What is the one thing you can always find in Wisconsin?

That’s right… cheese

Whether it is cheddar, provolone, parmesan, mozzarella or just about any other type of cheese you can name, there is a good chance that some of it is produced in the place we call home (there is a reason why we are affectionately known as “cheese heads”) and I recently had the awesome experience of getting to see some of the finest cheese production in Wisconsin on a recent tour as part of my Fond du Lac Works apprenticeship.

If you can believe it, the history of cheese in Wisconsin dates back to 1841 where multiple European styles of cheese making found its way to the “dairy state”.  By 1922, over 2,800 cheese factories existed in Wisconsin.  One of those factories, Baker Cheese, is right here in our own backyard. And, while you may think Baker Cheese is synonymous with the stringed version of the stuff, it may surprise you that their original claim to cheese fame was earned from making cheddar.

Cheesy History

Baker Cheese began in 1916 when Frank Baker learned the art of cheese making as an apprentice at the young age of 16.  He later purchased his own factory in St. Cloud, WI, where the company still successfully operates today. “It was just a small cheese plant next door to my grandparent’s house,” states Brain Baker, President and CEO of Baker Cheese.  While cheddar served as the Baker’s entre in to the cheese world, the 1950’s saw the popularization of pizza in the American diet.  As the demand for pizza grew, so did the demand for that yummy white, melted cheese that makes it so great… mozzarella. Being the savvy businessman that he was, Frank (along with his brother Francis) made the decision to become pizza’s best friend by saying goodbye to cheddar and hello to a full mozzarella producing cheese plant. That decision would be one that completely changed the future of the company in a BIG way.

While it started over complimenting the craze for pizza pies, Francis Baker started to envision the idea of a smaller, individual-sized unit in addition to the large bricks of cheese they were producing for restaurants. “My grandfather, Frank, would play around with the mozzarella.  He would experiment with stretching, rolling, and cutting off strips of it to see if anything would come together,” Brian Baker told me.  And something did come of it… something that would become one of my favorite snacks and probably yours too: Baker’s Original String Cheese.  How cool is that?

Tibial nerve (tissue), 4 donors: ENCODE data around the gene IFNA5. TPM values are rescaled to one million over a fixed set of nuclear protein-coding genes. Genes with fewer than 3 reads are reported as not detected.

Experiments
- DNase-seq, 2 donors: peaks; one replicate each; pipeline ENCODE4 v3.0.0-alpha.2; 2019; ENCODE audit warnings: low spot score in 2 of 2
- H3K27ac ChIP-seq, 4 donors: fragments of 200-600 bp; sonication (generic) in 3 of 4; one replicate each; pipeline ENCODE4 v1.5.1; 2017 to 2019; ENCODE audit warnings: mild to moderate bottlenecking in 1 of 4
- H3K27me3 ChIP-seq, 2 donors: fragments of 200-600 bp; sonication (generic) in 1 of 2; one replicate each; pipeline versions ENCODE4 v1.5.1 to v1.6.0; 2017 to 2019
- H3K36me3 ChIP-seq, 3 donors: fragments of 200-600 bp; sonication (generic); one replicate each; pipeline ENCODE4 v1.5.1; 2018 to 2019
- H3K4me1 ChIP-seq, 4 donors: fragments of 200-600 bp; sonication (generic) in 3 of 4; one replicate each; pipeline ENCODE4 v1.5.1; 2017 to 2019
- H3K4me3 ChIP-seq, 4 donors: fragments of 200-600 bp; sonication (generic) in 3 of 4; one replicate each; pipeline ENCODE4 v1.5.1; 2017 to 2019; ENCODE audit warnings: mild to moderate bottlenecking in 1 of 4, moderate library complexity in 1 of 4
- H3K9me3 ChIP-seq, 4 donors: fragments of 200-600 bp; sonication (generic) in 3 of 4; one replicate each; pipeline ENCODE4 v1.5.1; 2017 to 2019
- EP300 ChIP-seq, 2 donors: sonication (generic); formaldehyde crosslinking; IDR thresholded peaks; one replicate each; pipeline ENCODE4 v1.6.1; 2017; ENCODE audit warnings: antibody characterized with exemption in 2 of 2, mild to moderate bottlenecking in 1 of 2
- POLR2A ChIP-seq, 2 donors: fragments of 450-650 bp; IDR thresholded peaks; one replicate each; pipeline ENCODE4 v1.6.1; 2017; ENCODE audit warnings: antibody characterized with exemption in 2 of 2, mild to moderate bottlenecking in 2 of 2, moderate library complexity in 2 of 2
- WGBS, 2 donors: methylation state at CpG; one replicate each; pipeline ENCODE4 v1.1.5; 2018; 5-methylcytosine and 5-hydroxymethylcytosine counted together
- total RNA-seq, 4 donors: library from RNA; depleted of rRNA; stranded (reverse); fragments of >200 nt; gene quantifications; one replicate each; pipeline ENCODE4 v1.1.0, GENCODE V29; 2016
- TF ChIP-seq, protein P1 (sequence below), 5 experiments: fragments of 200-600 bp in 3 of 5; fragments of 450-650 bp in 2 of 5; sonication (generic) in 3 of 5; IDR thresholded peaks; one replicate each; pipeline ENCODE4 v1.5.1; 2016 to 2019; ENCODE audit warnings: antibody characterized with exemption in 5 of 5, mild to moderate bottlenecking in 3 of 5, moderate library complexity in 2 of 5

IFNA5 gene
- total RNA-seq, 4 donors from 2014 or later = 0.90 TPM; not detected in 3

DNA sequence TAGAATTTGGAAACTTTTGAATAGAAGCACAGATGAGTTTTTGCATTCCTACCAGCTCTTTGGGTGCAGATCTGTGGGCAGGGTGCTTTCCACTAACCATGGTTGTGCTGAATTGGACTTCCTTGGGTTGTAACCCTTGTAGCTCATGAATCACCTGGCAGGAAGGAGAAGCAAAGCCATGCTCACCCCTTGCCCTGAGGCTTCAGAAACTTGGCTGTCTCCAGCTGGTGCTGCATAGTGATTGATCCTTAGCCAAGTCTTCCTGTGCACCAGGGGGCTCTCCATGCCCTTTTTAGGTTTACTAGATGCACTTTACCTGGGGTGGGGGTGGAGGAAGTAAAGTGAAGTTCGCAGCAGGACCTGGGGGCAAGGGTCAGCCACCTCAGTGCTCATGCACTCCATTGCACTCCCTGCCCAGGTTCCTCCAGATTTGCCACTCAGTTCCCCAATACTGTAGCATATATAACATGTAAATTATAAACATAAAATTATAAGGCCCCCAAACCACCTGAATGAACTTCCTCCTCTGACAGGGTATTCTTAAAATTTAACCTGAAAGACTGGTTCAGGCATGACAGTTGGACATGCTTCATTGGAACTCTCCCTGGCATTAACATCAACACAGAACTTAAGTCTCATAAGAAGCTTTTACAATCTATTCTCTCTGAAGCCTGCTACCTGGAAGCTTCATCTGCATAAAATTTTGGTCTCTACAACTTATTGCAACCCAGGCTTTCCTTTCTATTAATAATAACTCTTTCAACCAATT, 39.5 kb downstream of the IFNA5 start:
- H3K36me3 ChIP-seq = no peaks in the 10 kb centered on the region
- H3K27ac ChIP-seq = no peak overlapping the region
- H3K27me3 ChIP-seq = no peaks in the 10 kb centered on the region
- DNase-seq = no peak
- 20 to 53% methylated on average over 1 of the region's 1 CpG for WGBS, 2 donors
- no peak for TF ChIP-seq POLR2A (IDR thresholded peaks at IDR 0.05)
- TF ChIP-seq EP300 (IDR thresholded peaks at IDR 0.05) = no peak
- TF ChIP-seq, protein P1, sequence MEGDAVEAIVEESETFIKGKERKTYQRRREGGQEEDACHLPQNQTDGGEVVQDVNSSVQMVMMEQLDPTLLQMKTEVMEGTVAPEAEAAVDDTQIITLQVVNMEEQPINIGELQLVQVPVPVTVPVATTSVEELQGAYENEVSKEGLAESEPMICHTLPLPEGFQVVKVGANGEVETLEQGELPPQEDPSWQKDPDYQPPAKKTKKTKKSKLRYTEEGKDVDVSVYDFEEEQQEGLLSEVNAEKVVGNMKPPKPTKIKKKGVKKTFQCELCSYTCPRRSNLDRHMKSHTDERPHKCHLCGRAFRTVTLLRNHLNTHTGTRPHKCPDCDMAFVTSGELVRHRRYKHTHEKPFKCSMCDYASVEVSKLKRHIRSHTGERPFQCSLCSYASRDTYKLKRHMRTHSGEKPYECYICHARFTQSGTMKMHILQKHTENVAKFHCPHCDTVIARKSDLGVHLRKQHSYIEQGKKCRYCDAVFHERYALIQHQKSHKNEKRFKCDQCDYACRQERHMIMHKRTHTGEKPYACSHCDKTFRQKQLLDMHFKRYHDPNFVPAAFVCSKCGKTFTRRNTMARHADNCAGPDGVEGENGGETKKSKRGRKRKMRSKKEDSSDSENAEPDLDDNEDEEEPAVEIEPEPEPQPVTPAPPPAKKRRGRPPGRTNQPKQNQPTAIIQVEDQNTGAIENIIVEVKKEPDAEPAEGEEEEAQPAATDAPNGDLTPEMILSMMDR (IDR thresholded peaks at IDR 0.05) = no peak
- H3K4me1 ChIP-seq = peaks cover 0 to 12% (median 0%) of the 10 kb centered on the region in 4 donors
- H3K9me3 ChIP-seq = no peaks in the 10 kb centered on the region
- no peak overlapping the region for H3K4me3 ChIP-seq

Who invented the string cheese?

Now, you might find yourself wondering whether Baker Cheese invented string cheese, because it certainly could be the case based on the fortitude of Frank and Francis.  So, I asked Brian and he answered with: “Certainly we were the first manufactures of string cheese in the Midwest, but we cannot say for sure if we were the first in the nation.  We can safely say that we are the largest family-owned producer in the country.”  And beyond those accolades, it is pretty clear that the Bakers are the valedictorians of string cheese having just recently been awarded the best string cheese in the nation at the United States National Cheese Contest. 

For nearly 100 years Baker cheese has focused on making amazing cheese through four generations of Bakers.  They have continued to provide the freshest string cheese with a process that takes only 48 hours from fresh milk to all-natural string cheese


You did read that correctly.

They go from cow to one of my favorite snacks in only 48 hours. How is that not amazing???

The Baker’s commitment to deliver freshness, quality, and great service to all of their customers and consumers has assured their place amongst cheese royalty.   And while their industry grows, so does their need for people who can help them make that amazing cheesy goodness!

Baker Cheese employs a vast array of workers ranging from cheese makers and HR professionals to sales associates and production associates.  They are always looking for good people who are interested in learning the trade and becoming part of their top-notch cheesy team.  You can always learn more about what it takes to work in the cheese trade and what pathway you need to take to get there on FDLWorks.com.  I plan to see what credentials I need to become one of their official tasters…  that HAS to be a real job, right?

  • Jennifer Rivera
    Youth Apprentice at FDL Association of Commerce

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